When God called Léonce Crump to plant a church in Atlanta in 2006, he didn’t want to go. After years playing pro football for the New Orleans Saints, his sights were set on California—its perfect weather, its beautiful beaches, its status as a safe haven where interracial marriages like his own could thrive. During a visit to the city, however, when he found himself lost and wandering through Peoplestown, he stopped at the corner of Ormand Street and Hank Aaron Drive and knew what God was saying: “This is where you’re going to give your life.”
That was nearly a decade ago—and much has changed. Today, Crump serves as the founder and lead pastor of Atlanta’s Renovation Church, a body of believers who, according to their website, are dedicated to “cultivating environments that make Jesus tangible and leave people gloriously ruined for the transcultural church.” Ask him how he feels about his city now, and you’ll receive a straight answer: he’s head-over-heels for it—even to the point that he wrote a book about how loving where you are can change who you are for the sake fo the Gospel.
For this week’s episode of The Calling, CT associate editor Kate Shellnutt met up with Crump to learn about the fruits of his unexpected ministry, as well as the road that brought him to it.
On his time playing in the NFL: “It was very challenging. Imagine if—particularly if you grew up poor—all of a sudden, you have the ability to buy virtually anything that you want. And everyone everyday tells you how great you are. How many of your idols would that surface? That’s what it’s like to be a professional football player. People are hard on these guys, and really critical of their actions and their decisions and what they say, not taking into account that if we had an endless stream of money and praise, then we would make many of the same mistakes—if we aren’t making them now.”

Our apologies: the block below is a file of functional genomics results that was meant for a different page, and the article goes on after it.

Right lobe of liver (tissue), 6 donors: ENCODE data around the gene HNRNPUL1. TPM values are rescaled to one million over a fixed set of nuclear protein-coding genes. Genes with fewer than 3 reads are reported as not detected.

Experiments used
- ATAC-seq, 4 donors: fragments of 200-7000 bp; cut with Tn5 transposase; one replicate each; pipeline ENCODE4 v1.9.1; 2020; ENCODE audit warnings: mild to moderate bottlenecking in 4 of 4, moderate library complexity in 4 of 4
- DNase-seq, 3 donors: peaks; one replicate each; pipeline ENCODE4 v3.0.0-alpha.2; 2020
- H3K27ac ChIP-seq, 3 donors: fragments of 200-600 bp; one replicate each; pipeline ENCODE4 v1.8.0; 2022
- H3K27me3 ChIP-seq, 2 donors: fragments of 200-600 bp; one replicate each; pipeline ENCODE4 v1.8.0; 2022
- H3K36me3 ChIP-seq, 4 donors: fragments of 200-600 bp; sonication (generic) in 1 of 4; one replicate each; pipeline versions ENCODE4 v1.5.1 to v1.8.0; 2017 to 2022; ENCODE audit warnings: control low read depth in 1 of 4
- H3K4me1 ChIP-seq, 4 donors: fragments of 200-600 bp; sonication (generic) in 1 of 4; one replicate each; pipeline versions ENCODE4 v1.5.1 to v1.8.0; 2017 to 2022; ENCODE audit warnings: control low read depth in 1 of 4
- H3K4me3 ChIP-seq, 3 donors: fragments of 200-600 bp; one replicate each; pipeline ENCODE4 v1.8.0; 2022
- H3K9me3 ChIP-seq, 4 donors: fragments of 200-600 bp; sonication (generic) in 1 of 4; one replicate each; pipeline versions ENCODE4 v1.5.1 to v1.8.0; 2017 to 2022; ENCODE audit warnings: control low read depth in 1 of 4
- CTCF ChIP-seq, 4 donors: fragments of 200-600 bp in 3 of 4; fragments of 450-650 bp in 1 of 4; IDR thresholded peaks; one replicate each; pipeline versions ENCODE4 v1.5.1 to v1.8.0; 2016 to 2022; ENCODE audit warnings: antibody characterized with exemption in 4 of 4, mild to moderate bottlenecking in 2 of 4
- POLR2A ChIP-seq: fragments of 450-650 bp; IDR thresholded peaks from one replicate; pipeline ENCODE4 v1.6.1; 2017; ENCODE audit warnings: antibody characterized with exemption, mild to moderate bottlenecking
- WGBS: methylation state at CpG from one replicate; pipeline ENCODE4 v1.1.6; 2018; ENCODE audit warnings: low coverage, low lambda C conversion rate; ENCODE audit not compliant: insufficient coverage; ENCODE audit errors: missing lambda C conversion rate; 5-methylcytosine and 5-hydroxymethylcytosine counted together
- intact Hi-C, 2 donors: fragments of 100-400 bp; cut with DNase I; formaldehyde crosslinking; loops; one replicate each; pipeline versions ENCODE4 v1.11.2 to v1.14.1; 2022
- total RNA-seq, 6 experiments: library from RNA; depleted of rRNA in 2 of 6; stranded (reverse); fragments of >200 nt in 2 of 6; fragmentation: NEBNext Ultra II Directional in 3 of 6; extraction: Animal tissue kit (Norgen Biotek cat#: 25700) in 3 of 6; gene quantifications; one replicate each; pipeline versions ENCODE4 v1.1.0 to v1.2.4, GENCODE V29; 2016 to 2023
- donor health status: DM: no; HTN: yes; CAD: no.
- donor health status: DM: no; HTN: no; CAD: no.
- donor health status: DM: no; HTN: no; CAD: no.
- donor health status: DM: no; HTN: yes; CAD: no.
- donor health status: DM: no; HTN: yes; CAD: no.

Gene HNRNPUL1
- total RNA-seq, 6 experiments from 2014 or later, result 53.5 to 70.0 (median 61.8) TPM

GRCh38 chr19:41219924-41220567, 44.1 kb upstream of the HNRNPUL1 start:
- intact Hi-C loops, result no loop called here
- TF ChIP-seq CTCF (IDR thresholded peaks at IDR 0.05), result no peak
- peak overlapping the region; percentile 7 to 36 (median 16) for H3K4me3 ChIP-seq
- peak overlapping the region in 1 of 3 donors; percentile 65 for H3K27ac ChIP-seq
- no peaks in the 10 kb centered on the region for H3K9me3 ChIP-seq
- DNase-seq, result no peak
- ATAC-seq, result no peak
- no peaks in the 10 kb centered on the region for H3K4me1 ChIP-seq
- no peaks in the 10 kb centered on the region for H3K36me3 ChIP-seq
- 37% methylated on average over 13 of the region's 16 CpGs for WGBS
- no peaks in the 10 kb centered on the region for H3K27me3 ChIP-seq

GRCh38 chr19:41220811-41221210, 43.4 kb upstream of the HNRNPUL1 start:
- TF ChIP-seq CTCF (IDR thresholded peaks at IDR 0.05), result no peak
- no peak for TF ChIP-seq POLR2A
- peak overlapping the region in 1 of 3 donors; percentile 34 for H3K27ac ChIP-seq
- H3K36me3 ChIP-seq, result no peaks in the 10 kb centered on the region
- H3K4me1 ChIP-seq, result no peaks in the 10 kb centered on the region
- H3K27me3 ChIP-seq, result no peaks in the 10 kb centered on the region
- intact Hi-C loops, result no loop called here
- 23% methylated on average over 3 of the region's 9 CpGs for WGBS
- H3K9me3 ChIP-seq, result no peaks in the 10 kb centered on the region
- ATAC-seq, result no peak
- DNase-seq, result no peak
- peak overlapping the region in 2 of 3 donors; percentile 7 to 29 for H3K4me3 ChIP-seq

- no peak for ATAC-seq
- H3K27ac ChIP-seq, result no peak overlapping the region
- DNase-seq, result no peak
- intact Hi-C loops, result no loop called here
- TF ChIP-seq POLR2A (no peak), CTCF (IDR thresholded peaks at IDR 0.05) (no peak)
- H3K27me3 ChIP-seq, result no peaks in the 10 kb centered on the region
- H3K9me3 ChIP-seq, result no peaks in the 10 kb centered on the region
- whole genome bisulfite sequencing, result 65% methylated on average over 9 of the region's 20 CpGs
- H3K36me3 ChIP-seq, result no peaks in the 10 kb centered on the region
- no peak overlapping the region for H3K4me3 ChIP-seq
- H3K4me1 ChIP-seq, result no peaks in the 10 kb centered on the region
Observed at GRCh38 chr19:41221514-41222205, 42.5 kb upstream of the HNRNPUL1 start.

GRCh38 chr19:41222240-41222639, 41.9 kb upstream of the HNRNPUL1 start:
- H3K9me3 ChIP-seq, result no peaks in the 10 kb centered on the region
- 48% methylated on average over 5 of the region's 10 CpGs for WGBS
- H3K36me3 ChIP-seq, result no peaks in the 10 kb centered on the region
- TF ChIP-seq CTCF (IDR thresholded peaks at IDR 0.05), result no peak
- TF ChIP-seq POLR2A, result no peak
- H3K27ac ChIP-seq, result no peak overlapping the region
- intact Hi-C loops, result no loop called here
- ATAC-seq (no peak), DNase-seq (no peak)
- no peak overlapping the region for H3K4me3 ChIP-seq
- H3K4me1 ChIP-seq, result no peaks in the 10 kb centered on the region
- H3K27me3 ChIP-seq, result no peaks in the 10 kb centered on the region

On not resting on your seminary laurels: “You find out, the longer you do this, that you actually know less than you thought. Coming out of school—particularly out of seminary—you feel like you have all the tools to do what you feel called to do. Over time, you realize that there are tools that you don’t have, tools that you do that are dull, tools that you have that you really need to throw away because they’re not helpful. . . The biggest lesson that I’ve learned is that I don’t ever know as much as I think I do.”
On what a church party looks like: “DJ. Dancing. Inviting our neighbors to experience life with Jesus’s people—in a normal way, rather than trying to bait-and-switch them into a bible study.”
On how the church can be an example to the world: “The local church can be a picture of how the world’s systems should function. So where the world says ‘segregate,’ the church says ‘No. All are equal at the foot of the cross.’”